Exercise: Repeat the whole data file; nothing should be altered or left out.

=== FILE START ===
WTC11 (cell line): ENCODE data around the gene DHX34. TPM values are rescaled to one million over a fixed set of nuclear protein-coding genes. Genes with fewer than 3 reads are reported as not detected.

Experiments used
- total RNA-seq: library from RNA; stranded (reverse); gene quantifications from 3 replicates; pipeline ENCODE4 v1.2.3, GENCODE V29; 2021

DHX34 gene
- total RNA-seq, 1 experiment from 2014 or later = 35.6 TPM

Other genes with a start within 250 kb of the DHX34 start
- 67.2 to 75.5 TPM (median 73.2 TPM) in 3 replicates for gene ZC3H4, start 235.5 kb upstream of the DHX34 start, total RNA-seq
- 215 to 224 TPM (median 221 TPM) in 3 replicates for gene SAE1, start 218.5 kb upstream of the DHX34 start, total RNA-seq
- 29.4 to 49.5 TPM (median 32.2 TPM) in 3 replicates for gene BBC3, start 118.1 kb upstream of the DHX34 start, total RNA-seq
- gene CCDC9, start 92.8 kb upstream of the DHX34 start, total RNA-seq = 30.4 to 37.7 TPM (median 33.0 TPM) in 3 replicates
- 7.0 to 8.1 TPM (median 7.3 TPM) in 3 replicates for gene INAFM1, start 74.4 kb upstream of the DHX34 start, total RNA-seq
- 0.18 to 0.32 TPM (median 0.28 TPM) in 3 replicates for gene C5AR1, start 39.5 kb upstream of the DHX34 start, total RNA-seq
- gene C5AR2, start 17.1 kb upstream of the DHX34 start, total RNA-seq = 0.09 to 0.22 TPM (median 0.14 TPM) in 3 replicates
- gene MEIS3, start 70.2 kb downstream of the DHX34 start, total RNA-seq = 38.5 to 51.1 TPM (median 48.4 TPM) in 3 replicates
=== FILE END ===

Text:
WTC11 (cell line): ENCODE data around the gene DHX34. TPM values are rescaled to one million over a fixed set of nuclear protein-coding genes. Genes with fewer than 3 reads are reported as not detected.

Experiments used
- total RNA-seq: library from RNA; stranded (reverse); gene quantifications from 3 replicates; pipeline ENCODE4 v1.2.3, GENCODE V29; 2021

DHX34 gene
- total RNA-seq, 1 experiment from 2014 or later = 35.6 TPM

Other genes with a start within 250 kb of the DHX34 start
- 67.2 to 75.5 TPM (median 73.2 TPM) in 3 replicates for gene ZC3H4, start 235.5 kb upstream of the DHX34 start, total RNA-seq
- 215 to 224 TPM (median 221 TPM) in 3 replicates for gene SAE1, start 218.5 kb upstream of the DHX34 start, total RNA-seq
- 29.4 to 49.5 TPM (median 32.2 TPM) in 3 replicates for gene BBC3, start 118.1 kb upstream of the DHX34 start, total RNA-seq
- gene CCDC9, start 92.8 kb upstream of the DHX34 start, total RNA-seq = 30.4 to 37.7 TPM (median 33.0 TPM) in 3 replicates
- 7.0 to 8.1 TPM (median 7.3 TPM) in 3 replicates for gene INAFM1, start 74.4 kb upstream of the DHX34 start, total RNA-seq
- 0.18 to 0.32 TPM (median 0.28 TPM) in 3 replicates for gene C5AR1, start 39.5 kb upstream of the DHX34 start, total RNA-seq
- gene C5AR2, start 17.1 kb upstream of the DHX34 start, total RNA-seq = 0.09 to 0.22 TPM (median 0.14 TPM) in 3 replicates
- gene MEIS3, start 70.2 kb downstream of the DHX34 start, total RNA-seq = 38.5 to 51.1 TPM (median 48.4 TPM) in 3 replicates